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The Trump administration has faced fierce criticism for the deaths of two Guatemalan children who were in U.S. custody after crossing the border, but some bloggers are urging Americans to consider that number in context.
"2 foreign children died due to complications resulting from entering the United States ILLEGALLY!" reads a Dec. 31 Facebook post. "2,000 illegal aliens were arrested by ICE in 2017 for MURDERS committed here in the United States! The liberal media is SILENT! THINK ABOUT IT!"
This story was flagged as part of Facebook’s efforts to combat false news and misinformation on its News Feed. (Read more about our partnership with Facebook.)
In response to an email asking about the stat, Vincent Picard, a deputy assistant director at the U.S. Immigration and Customs Enforcement’s public affairs office, pointed PolitiFact to the agency’s "enforcement and removal operations" report for fiscal year 2018. In a tabulation of the criminal charges and convictions of the people ICE arrested for being in the country illegally that year, the agency lists 2,028 "total offenses in the homicide column," a number that includes 387 charges and 1,641 convictions.
But there are several things to note:
First, the federal fiscal year started Oct. 1, 2017, and ended Sept. 30, 2018. In fiscal year 2017, which started Oct. 1, 2016, and ended Sept. 30, 2017, there were 1,886 total homicide offenses, according to another ICE report.
Second, someone charged with homicide is not necessarily accused of murder. He or she could be accused of manslaughter, the unlawful killing of someone without malice. That could mean killing in the heat of the moment, or accidentally causing someone’s death.
Third, these numbers reflect ICE's administrative arrests, meaning the agency's officers arrested the immigrants for a civil violation of U.S. immigration laws, not for murder.
Fourth, and perhaps most importantly, the 2,028 figure doesn’t represent the number of crimes committed in a given year.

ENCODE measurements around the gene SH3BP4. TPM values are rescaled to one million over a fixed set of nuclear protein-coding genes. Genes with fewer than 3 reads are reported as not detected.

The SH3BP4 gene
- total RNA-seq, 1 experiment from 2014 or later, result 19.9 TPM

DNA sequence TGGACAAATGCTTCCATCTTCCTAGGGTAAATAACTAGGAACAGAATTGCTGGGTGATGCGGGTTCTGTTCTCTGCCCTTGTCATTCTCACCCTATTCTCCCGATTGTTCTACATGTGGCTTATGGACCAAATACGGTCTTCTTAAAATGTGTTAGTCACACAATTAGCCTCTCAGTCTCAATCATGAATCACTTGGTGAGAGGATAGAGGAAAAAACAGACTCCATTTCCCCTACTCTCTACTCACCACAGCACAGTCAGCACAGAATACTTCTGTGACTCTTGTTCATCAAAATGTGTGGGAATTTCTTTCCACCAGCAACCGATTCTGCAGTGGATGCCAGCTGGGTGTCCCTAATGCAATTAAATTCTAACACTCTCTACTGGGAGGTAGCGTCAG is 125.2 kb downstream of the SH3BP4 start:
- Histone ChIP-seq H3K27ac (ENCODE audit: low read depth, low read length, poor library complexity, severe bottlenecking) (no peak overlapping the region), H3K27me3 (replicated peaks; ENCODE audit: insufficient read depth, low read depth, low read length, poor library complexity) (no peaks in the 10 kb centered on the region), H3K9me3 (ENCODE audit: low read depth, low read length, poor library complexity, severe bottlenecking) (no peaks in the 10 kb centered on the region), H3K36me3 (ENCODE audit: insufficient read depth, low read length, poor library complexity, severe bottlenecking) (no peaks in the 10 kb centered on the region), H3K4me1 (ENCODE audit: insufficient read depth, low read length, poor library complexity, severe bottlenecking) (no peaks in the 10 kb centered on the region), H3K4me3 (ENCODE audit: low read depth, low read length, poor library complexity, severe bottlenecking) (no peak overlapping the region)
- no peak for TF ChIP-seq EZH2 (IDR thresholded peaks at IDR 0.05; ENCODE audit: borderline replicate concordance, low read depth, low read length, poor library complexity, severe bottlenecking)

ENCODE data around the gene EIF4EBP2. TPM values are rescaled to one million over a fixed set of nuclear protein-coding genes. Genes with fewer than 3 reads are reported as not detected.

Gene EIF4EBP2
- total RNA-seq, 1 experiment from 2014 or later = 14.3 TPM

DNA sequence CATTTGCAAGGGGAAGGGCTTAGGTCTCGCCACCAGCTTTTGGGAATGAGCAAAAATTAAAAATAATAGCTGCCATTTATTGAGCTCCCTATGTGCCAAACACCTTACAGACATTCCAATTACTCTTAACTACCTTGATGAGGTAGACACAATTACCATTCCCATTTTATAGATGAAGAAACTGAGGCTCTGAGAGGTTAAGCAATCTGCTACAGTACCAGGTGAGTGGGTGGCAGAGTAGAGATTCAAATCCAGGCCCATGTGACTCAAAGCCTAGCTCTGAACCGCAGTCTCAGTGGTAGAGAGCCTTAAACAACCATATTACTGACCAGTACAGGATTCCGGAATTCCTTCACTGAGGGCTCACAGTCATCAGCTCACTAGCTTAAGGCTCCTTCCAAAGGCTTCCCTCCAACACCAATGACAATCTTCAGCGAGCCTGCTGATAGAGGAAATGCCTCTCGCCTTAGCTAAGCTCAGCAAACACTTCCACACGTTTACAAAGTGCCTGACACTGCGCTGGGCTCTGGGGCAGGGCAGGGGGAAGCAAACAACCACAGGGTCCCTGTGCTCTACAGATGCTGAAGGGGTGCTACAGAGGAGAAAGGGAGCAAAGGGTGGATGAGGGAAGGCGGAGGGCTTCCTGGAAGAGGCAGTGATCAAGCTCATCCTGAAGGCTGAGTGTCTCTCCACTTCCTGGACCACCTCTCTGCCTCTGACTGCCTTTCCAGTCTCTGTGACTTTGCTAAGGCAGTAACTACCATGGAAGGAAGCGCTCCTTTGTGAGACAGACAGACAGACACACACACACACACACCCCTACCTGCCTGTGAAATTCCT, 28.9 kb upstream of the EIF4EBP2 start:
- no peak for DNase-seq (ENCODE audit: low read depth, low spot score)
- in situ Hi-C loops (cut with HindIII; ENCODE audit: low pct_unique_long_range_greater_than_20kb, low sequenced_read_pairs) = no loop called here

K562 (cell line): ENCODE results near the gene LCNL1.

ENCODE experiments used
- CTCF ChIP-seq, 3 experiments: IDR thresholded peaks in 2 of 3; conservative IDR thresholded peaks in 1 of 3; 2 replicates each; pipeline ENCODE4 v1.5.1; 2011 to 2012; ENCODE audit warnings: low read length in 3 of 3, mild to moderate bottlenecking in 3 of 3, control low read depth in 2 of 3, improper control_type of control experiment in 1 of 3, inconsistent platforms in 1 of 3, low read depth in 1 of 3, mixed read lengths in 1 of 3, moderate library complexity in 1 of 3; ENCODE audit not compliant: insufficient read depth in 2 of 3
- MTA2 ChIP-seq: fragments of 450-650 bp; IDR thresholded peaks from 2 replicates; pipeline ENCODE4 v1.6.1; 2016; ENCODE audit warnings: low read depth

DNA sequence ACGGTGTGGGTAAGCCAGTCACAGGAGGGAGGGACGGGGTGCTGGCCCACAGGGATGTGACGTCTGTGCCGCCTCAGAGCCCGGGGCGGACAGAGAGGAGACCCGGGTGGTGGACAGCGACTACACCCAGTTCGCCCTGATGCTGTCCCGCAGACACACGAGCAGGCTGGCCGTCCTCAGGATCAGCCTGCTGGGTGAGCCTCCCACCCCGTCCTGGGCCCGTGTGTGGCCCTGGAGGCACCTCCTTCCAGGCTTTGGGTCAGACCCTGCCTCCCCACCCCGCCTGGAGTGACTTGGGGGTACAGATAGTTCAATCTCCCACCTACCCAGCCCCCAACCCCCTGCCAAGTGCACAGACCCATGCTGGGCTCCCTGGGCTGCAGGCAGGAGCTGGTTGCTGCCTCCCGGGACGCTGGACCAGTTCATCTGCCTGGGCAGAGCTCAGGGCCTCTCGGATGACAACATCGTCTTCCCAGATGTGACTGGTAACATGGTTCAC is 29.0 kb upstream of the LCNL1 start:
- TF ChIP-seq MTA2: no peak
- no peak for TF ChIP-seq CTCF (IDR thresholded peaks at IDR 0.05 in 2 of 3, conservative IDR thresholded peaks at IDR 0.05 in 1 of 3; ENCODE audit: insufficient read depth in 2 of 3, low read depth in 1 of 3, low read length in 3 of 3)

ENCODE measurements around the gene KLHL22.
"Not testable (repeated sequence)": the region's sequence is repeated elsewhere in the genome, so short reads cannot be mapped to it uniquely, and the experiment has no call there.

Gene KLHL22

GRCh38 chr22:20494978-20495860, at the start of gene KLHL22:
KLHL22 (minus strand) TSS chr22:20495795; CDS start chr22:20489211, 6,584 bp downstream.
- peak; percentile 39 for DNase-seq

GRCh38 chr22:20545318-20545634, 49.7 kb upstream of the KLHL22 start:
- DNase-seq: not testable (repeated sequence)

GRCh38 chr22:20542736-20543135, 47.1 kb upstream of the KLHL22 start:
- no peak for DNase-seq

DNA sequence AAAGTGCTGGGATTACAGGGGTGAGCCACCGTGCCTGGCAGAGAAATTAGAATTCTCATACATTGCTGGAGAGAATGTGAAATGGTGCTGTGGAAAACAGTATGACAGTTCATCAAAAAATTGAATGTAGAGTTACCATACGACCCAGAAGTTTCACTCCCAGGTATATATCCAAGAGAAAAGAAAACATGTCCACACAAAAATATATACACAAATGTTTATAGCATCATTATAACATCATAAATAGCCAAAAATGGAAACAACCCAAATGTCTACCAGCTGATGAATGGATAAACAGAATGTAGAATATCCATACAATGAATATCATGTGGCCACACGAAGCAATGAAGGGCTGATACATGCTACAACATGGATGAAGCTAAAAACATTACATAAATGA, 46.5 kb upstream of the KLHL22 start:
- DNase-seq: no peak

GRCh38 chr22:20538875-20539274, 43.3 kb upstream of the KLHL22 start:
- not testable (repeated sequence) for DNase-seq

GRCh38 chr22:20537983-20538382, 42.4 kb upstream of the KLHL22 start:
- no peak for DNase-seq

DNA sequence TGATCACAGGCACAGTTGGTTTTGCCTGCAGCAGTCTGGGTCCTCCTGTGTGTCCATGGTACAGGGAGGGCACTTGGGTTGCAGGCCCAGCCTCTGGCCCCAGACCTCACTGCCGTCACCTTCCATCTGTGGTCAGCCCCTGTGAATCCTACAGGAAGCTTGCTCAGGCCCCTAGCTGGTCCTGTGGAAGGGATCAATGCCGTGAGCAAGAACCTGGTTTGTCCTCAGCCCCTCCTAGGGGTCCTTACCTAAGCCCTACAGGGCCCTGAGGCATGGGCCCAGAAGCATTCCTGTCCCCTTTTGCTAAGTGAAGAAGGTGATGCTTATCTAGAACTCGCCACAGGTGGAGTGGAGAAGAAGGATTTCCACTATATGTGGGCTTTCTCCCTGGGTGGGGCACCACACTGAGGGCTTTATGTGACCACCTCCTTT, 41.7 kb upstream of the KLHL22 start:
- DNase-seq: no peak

"It also does not refer to 2,028 suspected or convicted criminals," said Elizabeth Cohen, a political science professor at Syracuse University. "It refers to how many times a conviction or suspicion was the reason for arrest. If one person was suspected of five separate crimes, that would contribute five separate times to the overall tally in that table."
Plus, said Randy Capps, director of research for U.S. programs at the Migration Policy Institute, "the homicides could have been committed at any time, not in a single year, and there could be multiple homicides per individual arrested."
He also noted that some of the homicide charges may have been dropped, further lowering the number of homicide offenses on arrestees’ records.
So how many people were murdered by undocumented immigrants in 2017?
"There is no way to count it because no one keeps track," said Jessica Vaughan, director of policy studies at the Center for Immigration Studies.
The answer requires statistical estimations, Cohen said, "the most reliable of which show that in any given year foreign-born persons commit crimes at lower rates than native-born Americans."
This Facebook post claims that in 2017, ICE arrested 2,000 undocumented immigrants for murder. The number appears to stem from an ICE report detailing how many immigrants the agency arrested for being in the country illegally in fiscal year 2018.
But it is being misinterpreted and misused.
According to the report, those arrested for immigration offenses had a combined 2,028 homicide charges and convictions in their records. But those offenses could have been accumulated over many years — not just 2017 — and didn’t necessarily happen the same year ICE arrested these people. In addition, a homicide could be a murder, but it could also be an accidental killing. Finally, ICE didn’t pick any of these folks up for murder; it picked them up for being in violation of the nation’s immigration laws.
We rate this claim False.
Facebook post, Dec. 31, 2018
Email correspondence with Alex Nowrasteh, senior immigration policy analyst at the Cato Institute, Jan. 7, 2018
Fiscal Year 2018 ICE Enforcement and Removal Operations Report, U.S. Immigration and Customs Enforcement
Fiscal Year 2017 ICE Enforcement and Removal Operations Report, U.S. Immigration and Customs Enforcement
Email interview with Vincent Picard, deputy assistant director, Office of Public Affairs, U.S. Immigration and Customs Enforcement, Jan. 7, 2019
Email interview with Elizabeth Cohen, assistant professor of political science, Syracuse University, Jan. 8, 2018
Email interview with Randy Capps, director of research for U.S. Programs, Migration Policy Institute, Jan. 7, 2018
Email interview with Jessica Vaughan, director of policy studies, Center for Immigration Studies, Jan. 7, 2018
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